Author Interviews, Biomarkers, Prostate Cancer / 02.05.2016 Interview with: Stephen J. Freedland, MD Associate Director, Faculty Development Samuel Oschin Comprehensive Cancer Institute Co-Director, Cancer Genetics and Prevention Program Director, Center for Integrated Research in Cancer and Lifestyle Professor, Surgery Warschaw Robertson Law Families Chair in Prostate Cancer Cedars-Sinai, Los Angeles What is the background for this study? What are the main findings? Dr. Freedland:   PSA is a marker of prostate pathology.  While often used to screen for prostate cancer, it is not prostate specific and can be elevated due to inflammation or enlarged prostate or other reasons.  Whether it predicts the development of urinary symptoms is not clear.  Among men with minimal to no urinary symptoms, we found that the higher the PSA, the greater the risk of future development of urinary symptoms. What should clinicians and patients take away from your report? Dr. Freedland: The readers should know that if a man has an elevated PSA and a negative prostate biopsy, the higher the PSA, the greater the risk of future urinary symptoms.  These are men who may need closer follow-up. (more…)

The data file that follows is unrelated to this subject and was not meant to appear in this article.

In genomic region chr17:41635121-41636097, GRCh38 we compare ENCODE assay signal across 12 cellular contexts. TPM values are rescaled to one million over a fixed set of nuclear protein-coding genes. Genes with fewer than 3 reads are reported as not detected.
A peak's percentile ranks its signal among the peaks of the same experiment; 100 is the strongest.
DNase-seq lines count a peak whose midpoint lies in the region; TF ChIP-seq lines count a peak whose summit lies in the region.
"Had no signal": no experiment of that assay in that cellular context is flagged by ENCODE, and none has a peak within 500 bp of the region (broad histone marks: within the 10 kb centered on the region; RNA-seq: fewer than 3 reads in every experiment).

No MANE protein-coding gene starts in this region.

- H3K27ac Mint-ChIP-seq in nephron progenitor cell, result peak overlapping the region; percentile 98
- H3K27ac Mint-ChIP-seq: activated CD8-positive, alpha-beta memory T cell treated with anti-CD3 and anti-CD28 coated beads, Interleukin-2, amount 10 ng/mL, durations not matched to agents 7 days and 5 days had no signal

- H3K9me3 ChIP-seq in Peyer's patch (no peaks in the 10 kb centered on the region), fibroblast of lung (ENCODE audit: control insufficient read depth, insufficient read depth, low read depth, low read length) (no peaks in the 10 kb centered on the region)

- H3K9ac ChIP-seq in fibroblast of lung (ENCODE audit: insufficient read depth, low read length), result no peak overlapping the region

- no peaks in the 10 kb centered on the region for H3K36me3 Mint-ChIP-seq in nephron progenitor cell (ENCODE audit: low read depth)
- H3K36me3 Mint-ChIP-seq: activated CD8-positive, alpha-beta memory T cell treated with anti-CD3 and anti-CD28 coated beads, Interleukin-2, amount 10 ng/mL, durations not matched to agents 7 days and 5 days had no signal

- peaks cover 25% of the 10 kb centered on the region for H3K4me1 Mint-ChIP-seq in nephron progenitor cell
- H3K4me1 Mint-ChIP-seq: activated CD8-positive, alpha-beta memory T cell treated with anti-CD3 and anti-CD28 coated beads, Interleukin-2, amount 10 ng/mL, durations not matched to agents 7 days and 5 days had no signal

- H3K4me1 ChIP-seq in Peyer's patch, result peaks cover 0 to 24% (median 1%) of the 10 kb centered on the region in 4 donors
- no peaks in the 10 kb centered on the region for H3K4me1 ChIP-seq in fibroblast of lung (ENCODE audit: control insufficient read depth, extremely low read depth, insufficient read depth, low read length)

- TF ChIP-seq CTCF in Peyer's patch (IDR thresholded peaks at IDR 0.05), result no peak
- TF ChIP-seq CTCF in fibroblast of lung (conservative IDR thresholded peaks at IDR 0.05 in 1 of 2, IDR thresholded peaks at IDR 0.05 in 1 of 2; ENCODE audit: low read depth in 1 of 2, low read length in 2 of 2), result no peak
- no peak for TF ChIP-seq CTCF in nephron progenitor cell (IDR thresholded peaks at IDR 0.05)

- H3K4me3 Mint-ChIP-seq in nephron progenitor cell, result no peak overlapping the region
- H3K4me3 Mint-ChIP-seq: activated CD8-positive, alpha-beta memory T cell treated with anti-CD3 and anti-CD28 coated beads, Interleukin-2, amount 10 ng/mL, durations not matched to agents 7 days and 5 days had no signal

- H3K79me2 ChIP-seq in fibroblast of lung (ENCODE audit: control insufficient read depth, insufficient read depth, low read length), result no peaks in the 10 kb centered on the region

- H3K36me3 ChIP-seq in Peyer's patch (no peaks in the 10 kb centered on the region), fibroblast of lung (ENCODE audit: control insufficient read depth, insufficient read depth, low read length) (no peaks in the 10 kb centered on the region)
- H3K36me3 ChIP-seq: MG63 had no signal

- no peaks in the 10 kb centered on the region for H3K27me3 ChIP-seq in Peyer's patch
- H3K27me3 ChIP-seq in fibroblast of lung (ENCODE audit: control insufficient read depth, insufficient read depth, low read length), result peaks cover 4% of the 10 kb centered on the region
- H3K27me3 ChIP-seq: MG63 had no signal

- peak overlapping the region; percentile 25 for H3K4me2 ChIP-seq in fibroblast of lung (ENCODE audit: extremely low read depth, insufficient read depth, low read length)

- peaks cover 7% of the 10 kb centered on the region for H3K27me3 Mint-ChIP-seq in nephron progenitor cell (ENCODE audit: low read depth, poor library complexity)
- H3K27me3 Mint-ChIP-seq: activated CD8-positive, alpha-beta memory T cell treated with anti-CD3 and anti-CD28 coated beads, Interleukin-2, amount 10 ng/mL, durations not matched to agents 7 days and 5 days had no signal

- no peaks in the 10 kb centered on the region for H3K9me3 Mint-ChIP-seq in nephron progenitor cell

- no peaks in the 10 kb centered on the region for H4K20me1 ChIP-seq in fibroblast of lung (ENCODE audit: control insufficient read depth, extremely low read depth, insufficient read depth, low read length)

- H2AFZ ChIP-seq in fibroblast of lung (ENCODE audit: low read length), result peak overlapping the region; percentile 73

Author Interviews / 04.09.2014

Kate Wolin, ScD, FACSM Associate Professor Departments of Surgery & Public Health Sciences Loyola University Chicago, Stritch School of Interview with: Kate Wolin, ScD, FACSM Associate Professor Departments of Surgery & Public Health Sciences Loyola University Chicago, Stritch School of Medicine Medical Research: What are the main findings of the study? Answer: Men who are physically active are less likely to experience nocturia. (more…)